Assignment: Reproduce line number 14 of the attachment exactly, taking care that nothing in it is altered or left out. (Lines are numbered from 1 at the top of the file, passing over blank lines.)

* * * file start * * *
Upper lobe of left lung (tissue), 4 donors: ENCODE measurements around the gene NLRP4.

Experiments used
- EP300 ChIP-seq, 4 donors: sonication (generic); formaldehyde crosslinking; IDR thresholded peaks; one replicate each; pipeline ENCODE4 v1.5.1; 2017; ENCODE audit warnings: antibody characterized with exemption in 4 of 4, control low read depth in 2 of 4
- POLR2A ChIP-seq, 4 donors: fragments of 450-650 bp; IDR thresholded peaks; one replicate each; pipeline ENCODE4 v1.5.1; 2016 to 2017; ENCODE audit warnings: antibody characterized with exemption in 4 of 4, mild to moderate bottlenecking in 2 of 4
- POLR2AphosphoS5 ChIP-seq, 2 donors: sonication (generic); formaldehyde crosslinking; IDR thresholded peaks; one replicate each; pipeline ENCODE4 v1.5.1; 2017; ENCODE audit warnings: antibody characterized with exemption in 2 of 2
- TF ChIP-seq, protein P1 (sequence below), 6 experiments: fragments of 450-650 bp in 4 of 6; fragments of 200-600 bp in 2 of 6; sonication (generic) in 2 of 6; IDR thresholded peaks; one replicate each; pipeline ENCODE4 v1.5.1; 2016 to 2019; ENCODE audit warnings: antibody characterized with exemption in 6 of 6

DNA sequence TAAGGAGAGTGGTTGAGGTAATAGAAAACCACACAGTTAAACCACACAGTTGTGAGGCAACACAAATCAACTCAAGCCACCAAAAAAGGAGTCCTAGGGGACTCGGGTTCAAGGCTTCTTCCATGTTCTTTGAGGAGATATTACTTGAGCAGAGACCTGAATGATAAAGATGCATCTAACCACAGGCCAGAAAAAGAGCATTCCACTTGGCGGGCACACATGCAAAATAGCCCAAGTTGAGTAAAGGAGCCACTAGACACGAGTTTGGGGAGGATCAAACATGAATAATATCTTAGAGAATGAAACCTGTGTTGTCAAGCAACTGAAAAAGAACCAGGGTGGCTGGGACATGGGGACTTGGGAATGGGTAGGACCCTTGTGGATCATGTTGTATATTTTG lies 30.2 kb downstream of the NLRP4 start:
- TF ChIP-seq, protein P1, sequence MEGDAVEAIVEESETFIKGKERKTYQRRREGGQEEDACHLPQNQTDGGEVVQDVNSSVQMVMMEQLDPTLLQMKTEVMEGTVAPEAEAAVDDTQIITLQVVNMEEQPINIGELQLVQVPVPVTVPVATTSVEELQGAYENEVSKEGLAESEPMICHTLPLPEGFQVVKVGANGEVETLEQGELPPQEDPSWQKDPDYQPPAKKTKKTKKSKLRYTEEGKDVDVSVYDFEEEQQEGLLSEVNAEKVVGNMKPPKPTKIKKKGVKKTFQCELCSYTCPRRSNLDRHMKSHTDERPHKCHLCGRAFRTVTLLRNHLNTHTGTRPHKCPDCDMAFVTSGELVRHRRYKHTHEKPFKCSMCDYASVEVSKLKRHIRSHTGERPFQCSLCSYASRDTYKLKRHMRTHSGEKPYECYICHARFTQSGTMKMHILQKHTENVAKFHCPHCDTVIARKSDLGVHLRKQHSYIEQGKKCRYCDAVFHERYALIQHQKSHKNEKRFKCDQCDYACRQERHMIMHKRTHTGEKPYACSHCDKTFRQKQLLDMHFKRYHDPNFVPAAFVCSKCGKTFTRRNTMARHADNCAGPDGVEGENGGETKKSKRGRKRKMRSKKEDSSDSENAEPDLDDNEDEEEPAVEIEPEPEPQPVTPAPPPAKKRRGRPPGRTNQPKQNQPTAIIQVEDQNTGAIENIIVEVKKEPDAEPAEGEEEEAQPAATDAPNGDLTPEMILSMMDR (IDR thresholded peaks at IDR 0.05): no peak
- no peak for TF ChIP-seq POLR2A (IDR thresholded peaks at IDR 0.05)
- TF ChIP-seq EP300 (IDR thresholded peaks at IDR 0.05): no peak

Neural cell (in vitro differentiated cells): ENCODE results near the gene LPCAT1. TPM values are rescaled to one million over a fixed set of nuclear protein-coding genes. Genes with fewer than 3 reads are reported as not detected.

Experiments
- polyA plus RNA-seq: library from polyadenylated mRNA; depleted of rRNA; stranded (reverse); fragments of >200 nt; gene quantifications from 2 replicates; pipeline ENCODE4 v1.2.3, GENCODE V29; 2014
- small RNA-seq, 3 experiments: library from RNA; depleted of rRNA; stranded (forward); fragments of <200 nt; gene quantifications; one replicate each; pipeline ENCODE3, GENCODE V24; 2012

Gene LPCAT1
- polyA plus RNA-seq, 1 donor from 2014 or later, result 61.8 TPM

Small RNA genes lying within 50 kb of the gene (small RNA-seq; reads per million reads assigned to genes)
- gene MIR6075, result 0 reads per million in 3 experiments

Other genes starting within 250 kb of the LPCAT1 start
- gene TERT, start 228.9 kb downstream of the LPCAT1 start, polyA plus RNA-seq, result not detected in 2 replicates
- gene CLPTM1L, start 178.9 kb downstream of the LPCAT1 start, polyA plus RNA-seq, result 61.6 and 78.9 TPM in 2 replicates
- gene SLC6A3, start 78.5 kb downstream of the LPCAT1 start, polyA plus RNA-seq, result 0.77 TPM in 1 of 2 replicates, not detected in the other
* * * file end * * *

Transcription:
- small RNA-seq, 3 experiments: library from RNA; depleted of rRNA; stranded (forward); fragments of <200 nt; gene quantifications; one replicate each; pipeline ENCODE3, GENCODE V24; 2012